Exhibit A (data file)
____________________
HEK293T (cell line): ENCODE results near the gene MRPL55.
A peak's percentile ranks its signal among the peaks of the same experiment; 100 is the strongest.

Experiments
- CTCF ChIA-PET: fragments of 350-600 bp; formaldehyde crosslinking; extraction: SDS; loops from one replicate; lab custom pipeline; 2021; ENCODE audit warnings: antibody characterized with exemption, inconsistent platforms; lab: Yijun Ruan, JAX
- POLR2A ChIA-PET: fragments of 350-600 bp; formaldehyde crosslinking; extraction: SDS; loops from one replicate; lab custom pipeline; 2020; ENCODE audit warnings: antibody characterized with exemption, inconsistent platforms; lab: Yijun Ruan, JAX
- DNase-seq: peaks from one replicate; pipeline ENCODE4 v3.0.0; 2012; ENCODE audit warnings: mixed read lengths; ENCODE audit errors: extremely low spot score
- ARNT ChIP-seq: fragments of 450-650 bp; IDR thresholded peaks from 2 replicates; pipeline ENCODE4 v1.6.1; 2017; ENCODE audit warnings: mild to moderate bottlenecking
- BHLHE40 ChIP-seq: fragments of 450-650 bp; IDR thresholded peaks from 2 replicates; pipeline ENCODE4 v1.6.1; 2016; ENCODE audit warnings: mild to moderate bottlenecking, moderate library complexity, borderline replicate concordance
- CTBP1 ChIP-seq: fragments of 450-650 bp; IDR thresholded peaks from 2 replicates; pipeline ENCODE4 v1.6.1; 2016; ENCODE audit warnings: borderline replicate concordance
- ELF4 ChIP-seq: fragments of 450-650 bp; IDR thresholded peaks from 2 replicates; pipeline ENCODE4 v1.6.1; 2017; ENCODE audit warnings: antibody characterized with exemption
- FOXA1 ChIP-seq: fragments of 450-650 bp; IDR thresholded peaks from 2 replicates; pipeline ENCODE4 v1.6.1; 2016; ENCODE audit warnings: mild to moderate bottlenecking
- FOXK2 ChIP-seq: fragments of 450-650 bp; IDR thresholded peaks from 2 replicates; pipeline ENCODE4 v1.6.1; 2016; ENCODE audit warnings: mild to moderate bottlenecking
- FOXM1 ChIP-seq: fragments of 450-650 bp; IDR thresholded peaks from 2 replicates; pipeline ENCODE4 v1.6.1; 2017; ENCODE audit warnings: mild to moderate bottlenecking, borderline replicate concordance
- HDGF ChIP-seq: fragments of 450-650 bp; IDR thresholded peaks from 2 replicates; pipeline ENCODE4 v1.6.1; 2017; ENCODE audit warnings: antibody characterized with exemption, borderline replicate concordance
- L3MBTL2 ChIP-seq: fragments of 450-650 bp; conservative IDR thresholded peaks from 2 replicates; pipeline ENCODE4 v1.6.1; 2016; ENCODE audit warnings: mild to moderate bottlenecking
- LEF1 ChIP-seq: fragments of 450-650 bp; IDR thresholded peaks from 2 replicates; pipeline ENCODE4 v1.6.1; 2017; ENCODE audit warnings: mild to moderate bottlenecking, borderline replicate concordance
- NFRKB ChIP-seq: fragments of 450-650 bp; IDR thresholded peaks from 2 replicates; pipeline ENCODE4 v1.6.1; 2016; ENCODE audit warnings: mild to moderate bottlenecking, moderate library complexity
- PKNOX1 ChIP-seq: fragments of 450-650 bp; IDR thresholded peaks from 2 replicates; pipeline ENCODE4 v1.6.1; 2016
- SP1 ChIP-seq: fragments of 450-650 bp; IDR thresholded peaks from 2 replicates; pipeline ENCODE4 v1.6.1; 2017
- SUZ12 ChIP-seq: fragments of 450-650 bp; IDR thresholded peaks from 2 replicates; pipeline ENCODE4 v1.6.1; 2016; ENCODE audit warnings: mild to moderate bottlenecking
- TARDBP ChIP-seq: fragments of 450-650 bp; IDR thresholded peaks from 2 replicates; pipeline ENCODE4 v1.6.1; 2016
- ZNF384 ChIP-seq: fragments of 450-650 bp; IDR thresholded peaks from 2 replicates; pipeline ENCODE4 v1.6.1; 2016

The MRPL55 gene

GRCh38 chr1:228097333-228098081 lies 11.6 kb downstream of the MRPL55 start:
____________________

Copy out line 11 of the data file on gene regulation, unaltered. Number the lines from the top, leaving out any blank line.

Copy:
- FOXA1 ChIP-seq: fragments of 450-650 bp; IDR thresholded peaks from 2 replicates; pipeline ENCODE4 v1.6.1; 2016; ENCODE audit warnings: mild to moderate bottlenecking